Advanced glycation end products (AGEs) promote reactive oxygen species (ROS) formation and oxidant stress (OS) in diabetes and aging-related diseases. AGE-induced OS is suppressed by AGER1, an AGE-receptor that counteracts receptor for advanced glycation end products (RAGE) and epidermal growth factor receptor (EGFR)-mediated Shc/Ras signal activation, resulting in decreased OS. Akt, FKHRL1, and antioxidants; e.g., MnSOD, regulate OS. Serine phosphorylation of p66shc also promotes OS. We examined the effects of two defined AGEs Nε-carboxy-methyl-lysine (CML) and methylglyoxal derivatives (MG) on these cellular pathways and their functional relationship to AGER1 in human embryonic kidney cells (HEK293). Stimulation of HEK293 cells with either AGE compound increased phosphorylation of Akt and FKHRL1 by approximately threefold in a redox-dependent manner. The use of p66shc mutants showed that the AGE-induced effects required Ser-36 phosphorylation of p66 shc. AGE-induced phosphorylation of FKHRL1 led to a 70% downregulation of MnSOD, an effect partially blocked by a phosphatidylinositol 3-kinase inhibitor (LY-294002) and strongly inhibited by an antioxidant (N-acetylcysteine). These pro-oxidant responses were suppressed in AGER1 overexpressing cells and reappeared when AGER1 expression was reduced by small interfering RNA (siRNA). These studies point to a new pathway for the induction of OS by AGEs involving FKHRL1 inactivation and MnSOD suppression via Ser-36 phosphorylation of p66shc in human kidney cells. This represents a key mechanism by which AGER1 maintains cellular resistance against OS. Thus the decrease of AGER1 noted in aging and diabetes may further enhance OS and reduce innate antioxidant defenses.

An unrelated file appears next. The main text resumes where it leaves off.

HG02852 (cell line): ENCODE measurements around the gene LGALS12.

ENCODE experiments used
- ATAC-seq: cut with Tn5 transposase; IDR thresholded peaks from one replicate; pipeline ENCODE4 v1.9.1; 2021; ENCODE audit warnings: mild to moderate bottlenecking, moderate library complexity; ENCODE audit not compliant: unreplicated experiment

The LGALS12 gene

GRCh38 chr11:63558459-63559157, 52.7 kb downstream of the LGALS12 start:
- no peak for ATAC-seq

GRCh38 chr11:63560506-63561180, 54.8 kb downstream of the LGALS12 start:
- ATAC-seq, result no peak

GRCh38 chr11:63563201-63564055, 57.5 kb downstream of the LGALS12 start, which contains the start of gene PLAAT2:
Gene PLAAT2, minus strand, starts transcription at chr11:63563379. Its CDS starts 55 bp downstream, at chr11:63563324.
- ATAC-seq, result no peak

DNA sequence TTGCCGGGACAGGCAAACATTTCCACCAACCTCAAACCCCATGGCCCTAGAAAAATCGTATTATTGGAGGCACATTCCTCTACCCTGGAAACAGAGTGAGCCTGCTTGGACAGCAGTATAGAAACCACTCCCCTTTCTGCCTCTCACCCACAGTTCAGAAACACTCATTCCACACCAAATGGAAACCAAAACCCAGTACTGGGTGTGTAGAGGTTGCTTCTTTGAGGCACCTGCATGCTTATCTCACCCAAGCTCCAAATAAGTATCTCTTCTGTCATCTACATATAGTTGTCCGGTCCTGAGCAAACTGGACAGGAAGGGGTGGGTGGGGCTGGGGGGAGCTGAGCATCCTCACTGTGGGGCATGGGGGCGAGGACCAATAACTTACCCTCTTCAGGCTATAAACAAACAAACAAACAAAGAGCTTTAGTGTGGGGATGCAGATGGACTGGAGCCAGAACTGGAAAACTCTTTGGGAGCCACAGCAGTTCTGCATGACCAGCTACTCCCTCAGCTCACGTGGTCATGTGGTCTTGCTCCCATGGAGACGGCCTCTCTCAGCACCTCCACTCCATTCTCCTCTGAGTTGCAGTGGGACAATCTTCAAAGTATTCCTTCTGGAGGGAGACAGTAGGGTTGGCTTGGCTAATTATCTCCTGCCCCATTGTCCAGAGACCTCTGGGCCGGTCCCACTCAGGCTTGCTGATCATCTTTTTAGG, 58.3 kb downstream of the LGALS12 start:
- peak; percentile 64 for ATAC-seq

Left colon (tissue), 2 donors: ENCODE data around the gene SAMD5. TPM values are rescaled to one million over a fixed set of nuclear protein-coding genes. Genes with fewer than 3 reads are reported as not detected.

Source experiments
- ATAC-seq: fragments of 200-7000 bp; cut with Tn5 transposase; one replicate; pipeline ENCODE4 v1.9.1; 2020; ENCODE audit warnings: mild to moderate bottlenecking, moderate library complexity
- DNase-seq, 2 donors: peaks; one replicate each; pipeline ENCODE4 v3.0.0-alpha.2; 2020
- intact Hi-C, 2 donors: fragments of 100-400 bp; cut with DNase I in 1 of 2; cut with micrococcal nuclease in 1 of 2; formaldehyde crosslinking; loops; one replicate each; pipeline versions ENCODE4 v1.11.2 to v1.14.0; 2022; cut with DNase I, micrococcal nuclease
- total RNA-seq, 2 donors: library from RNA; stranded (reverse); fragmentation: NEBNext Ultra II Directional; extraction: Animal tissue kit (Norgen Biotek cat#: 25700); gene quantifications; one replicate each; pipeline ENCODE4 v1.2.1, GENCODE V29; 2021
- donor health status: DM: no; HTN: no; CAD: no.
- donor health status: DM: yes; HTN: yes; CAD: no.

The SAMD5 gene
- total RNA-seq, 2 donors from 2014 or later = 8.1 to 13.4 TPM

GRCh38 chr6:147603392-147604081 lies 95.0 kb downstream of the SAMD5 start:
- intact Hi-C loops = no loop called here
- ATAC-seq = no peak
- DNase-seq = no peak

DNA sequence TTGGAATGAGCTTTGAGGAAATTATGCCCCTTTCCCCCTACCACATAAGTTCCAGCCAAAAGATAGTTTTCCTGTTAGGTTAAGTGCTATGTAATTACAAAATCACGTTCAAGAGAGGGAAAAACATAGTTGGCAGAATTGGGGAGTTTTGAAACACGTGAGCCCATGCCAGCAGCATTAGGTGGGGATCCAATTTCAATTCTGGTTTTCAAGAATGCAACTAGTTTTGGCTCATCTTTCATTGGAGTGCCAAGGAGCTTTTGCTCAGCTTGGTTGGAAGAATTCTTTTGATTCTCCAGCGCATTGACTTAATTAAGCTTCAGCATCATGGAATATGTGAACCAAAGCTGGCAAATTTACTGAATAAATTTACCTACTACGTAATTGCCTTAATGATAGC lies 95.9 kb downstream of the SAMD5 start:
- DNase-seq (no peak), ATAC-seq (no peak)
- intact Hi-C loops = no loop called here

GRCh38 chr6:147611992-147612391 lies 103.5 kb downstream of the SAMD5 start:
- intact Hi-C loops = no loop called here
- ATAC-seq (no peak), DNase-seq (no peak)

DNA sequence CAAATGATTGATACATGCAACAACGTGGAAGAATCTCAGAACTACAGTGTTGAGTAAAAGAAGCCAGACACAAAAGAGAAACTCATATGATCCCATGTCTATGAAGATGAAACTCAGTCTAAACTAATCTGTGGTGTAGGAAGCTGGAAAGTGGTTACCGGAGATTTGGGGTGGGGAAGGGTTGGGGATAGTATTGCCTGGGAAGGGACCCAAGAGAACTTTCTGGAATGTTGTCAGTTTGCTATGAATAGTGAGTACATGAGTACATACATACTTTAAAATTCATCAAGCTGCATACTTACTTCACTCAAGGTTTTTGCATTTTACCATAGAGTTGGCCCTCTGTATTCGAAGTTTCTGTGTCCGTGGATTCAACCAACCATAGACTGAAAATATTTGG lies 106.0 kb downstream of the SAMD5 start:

|Journal||American Journal of Physiology - Cell Physiology|
|State||Published - Jan 2008|
- Forkhead transcription factors
- Manganese superoxide dismutase
- Receptor for advanced glycation end products